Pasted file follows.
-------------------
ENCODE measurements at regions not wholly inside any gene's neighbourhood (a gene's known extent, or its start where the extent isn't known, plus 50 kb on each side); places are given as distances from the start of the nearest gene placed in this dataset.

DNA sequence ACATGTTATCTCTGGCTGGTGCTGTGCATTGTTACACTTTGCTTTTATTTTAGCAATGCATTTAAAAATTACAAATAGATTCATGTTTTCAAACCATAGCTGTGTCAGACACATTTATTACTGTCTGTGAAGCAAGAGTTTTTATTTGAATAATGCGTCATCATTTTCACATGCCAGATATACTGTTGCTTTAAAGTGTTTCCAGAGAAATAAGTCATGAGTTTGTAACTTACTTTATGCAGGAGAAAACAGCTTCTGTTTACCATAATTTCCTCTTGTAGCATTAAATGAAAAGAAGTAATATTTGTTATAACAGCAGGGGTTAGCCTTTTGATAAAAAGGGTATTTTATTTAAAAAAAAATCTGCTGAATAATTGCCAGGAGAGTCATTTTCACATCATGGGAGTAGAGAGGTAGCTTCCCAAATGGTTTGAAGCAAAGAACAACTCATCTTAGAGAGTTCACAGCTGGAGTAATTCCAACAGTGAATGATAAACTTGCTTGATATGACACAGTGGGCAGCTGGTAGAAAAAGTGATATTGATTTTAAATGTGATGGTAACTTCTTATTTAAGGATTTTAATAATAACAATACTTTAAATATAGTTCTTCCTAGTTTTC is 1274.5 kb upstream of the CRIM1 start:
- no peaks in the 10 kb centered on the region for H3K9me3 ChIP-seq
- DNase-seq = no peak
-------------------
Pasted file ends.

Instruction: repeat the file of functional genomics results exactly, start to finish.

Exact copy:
ENCODE measurements at regions not wholly inside any gene's neighbourhood (a gene's known extent, or its start where the extent isn't known, plus 50 kb on each side); places are given as distances from the start of the nearest gene placed in this dataset.

DNA sequence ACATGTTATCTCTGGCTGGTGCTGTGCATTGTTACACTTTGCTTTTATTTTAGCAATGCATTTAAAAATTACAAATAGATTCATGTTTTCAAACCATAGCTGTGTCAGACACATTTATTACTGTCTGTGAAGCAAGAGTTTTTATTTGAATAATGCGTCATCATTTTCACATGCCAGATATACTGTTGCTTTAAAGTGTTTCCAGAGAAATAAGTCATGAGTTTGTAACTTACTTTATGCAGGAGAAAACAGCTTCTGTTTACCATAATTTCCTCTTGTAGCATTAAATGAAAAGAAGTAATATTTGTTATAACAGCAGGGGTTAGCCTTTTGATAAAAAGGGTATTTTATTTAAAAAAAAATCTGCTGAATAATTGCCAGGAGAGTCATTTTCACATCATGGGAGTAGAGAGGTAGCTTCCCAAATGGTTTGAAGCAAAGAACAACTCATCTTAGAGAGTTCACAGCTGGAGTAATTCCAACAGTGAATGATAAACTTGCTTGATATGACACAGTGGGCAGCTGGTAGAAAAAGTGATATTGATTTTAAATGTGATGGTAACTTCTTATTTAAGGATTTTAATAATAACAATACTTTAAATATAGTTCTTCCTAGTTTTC is 1274.5 kb upstream of the CRIM1 start:
- no peaks in the 10 kb centered on the region for H3K9me3 ChIP-seq
- DNase-seq = no peak